White Smoke

by Matthew Fogarty Read author interview June 23, 2014

None of us could figure out when exactly Annie’s father immigrated from Poland and the question of timing came to be a joke he wasn’t in on. We only knew it was sometime during the long bad time between the occupation and the roundtable. He carried messages for the Secret State during the war and after it changed his name and became a baker. Every time we’d drive down into the city, into Hamtramck to his small house for dinner, it’d be warm and there’d be the smell of fresh bread or paczkis and, at some point, he’d tell the story of where he was when Cardinal Wojtyla was elected Pope. Most times he’d call him “Cardinal” but other times it was “John Paul” or “John Paul II” or “His Holiness” or just “The Pope.” Once, after a few shots of his homemade quince nalewka, it was “Karol.” I remember that night because I made the mistake of repeating the familiar, calling the pope by his given name, and my father-in-law smacked me so hard I thought a crown fell out. Annie sat in the corner and laughed. She was also drunk.

But the story always started before dessert was served and it always started like this: “Every man and woman and child in Poland remembers where they were. You do this. You do this with your Kennedy, the day he was killed by that Soviet.” Sometimes, especially nights when he skipped dessert and instead just propped back into his dull yellow plaid La-Z-Boy, he’d digress into a full theory of the Kennedy assassination, about the Stalinists, about how the Kremlin could get to anyone anywhere. “I tell you I remember that summer. First it was Paul VI died. I think it was August. There was one John Paul they named and he died too. This news was big. Big news in 1978.” One time, I interrupted to tell him that was the year I turned thirteen, but he wouldn’t hear me—once the story got going, he wouldn’t ever stop. “I was here in Detroit, down the street from this very house. That year we opened the bakery. It was cold. All the people, they were saying the new pope would be an Italian or a German or some such. Some high family. We had a television in the back room. It was a big surprise. Little television, big surprise. This television, it never worked and I asked God for once to give us a pope we could talk to, one of us, and I swear I was saying amen and it came on, the little television. Worked for once. Mother said the white smoke was just static; she was wrong.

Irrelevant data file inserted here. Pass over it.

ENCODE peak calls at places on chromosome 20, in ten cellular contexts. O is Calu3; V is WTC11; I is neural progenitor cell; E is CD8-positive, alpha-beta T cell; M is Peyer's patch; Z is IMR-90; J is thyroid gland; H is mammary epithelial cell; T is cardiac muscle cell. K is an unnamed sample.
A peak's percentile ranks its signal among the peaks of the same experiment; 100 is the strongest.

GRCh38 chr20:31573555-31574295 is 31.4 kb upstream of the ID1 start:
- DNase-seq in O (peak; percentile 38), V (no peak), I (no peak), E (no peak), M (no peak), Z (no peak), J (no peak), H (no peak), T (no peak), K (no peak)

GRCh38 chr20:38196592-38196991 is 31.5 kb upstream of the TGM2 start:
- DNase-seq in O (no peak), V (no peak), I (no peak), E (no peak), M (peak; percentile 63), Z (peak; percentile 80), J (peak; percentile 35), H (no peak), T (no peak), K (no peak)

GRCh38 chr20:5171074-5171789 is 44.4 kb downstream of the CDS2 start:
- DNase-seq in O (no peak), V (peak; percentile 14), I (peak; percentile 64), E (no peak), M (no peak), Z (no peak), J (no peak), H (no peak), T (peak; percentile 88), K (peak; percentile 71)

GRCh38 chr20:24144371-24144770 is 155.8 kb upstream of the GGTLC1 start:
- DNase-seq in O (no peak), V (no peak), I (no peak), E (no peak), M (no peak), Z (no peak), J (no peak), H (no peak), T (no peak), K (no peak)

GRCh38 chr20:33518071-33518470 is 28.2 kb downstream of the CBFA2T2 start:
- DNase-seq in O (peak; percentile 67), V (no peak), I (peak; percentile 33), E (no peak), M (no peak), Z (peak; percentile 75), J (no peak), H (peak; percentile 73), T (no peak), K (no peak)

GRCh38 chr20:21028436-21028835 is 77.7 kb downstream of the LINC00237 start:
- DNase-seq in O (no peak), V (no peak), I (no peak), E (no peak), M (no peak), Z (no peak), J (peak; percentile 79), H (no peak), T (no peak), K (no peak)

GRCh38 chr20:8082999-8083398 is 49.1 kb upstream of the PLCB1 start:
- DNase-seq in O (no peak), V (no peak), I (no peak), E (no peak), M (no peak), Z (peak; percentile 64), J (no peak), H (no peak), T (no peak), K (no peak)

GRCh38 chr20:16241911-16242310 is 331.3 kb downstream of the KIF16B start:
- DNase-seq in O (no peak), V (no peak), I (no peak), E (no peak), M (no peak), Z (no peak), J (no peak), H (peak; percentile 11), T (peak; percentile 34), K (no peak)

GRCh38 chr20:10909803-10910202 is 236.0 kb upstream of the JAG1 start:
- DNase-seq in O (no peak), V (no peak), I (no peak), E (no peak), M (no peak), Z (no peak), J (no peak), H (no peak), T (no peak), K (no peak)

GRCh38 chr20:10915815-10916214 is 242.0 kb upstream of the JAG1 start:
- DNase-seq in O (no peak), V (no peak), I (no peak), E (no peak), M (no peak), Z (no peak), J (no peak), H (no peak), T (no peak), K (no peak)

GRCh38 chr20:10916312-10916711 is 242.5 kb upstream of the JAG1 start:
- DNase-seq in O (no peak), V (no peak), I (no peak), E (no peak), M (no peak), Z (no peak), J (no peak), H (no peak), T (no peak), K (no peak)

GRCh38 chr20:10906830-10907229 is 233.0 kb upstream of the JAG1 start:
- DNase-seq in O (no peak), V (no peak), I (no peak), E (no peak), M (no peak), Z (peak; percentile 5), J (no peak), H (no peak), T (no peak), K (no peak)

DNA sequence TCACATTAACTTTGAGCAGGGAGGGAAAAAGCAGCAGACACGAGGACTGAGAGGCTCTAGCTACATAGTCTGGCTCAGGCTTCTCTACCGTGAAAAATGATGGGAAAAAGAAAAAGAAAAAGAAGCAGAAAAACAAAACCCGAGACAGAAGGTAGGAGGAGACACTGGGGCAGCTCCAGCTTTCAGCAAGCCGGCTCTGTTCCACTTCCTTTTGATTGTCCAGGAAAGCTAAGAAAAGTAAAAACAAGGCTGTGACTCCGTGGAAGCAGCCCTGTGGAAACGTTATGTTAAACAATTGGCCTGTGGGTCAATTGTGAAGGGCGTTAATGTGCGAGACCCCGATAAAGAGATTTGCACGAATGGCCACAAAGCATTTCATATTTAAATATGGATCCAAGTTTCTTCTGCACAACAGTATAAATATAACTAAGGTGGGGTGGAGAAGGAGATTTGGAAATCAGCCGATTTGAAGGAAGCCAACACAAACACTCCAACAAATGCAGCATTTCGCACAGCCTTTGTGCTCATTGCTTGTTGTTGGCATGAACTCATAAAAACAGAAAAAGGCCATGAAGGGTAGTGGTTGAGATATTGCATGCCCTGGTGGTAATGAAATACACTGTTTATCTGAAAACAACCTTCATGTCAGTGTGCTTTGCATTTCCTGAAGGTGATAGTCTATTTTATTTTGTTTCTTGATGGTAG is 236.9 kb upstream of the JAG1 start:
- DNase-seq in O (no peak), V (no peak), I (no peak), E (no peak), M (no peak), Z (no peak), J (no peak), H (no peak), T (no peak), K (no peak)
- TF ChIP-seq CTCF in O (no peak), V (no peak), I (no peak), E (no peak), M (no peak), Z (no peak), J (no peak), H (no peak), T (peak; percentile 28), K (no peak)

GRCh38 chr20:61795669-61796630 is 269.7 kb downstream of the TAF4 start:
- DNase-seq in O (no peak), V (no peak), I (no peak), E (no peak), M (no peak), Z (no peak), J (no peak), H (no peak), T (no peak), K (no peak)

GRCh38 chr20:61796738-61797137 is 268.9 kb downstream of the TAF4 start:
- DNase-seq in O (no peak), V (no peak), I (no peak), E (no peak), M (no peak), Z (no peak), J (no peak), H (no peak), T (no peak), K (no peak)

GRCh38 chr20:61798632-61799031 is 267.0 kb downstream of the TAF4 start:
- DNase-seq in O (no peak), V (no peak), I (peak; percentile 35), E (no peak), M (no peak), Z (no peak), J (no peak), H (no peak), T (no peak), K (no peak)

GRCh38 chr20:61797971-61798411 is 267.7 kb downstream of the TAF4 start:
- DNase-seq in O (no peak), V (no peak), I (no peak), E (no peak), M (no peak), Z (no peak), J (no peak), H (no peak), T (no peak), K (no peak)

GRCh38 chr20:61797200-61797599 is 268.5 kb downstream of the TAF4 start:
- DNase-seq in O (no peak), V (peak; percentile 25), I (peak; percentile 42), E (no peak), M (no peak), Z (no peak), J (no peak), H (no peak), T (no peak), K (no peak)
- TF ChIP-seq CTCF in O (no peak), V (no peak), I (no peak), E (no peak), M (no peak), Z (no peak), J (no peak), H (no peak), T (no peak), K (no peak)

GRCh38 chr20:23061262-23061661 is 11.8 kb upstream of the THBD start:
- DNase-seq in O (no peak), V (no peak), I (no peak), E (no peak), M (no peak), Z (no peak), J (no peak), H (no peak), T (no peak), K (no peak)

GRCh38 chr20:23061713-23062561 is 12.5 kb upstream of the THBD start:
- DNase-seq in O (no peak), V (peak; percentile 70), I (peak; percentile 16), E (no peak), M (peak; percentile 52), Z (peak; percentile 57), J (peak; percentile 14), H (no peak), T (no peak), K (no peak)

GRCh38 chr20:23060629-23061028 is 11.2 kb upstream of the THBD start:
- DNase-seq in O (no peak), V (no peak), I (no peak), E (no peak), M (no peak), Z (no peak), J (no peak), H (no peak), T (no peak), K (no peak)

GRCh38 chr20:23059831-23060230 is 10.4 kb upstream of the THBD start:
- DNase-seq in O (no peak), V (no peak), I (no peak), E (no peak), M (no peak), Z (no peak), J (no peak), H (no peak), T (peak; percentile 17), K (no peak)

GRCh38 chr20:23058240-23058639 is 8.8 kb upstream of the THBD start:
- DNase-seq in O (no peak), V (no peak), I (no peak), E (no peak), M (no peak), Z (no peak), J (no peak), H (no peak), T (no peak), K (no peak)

“You know he went to the balcony. Popes don’t go to the balcony, but Karol went to the balcony. Said these things about there’s no such thing as a faraway land. All of us, all the people, one land in communion with faith.

“And then he was done and he went back in his castle and we went back to work. But I tell you we all went to church that Sunday and every Sunday after, every Pole here, every Sunday.” Except this last part about going to church only got told some nights and other nights he was already going to church all the time when the pope was elected, he was in a church when he heard, a church in Detroit. Or sometimes he was in a bakery in Krakow or a coffee shop in Krakow or at a card game or a bar, sometimes a bar in Krakow, sometimes a bar in downtown Detroit, one of those stone-walled bars that used to be a speakeasy during prohibition. The story changed depending on what we’d eaten and how much he’d had to drink.

Even Annie didn’t know what was real; her mother, the only credible source in the family, died without passing it on. Though Annie said when it was just her and her father, he’d talk quietly about camping trips with Karol and the others, how they called him “Wujek,” about their little family, how Wujek was more uncle than older brother. He told her he couldn’t remember exactly when the Partisans had forced him out of his home and when he’d had to abandon the family name. He said he’d wrapped all those broken ends and pieces into the same memory and buried it deep inside, that John Paul’s election like a yeast had made it all want to rise again, and he drank every night to try to keep it down. I asked if her father really was related to the pope, and she said she didn’t know, just that he and Karol must have known each other somehow and shared some bond, even if it was just coming from a place that didn’t exist anymore and that they’d never go back to.

About the Author:

Matthew Fogarty is the author of Maybe Mermaids and Robots Are Lonely, a collection of stories and a novella published by George Mason University’s Stillhouse Press. He is originally from the suburbs of Detroit.

About the Artist:

Nancy Ostertag is an experienced photo editor, photographer, and digital asset management strategist committed to using the power of storytelling to effect change and enrich communities.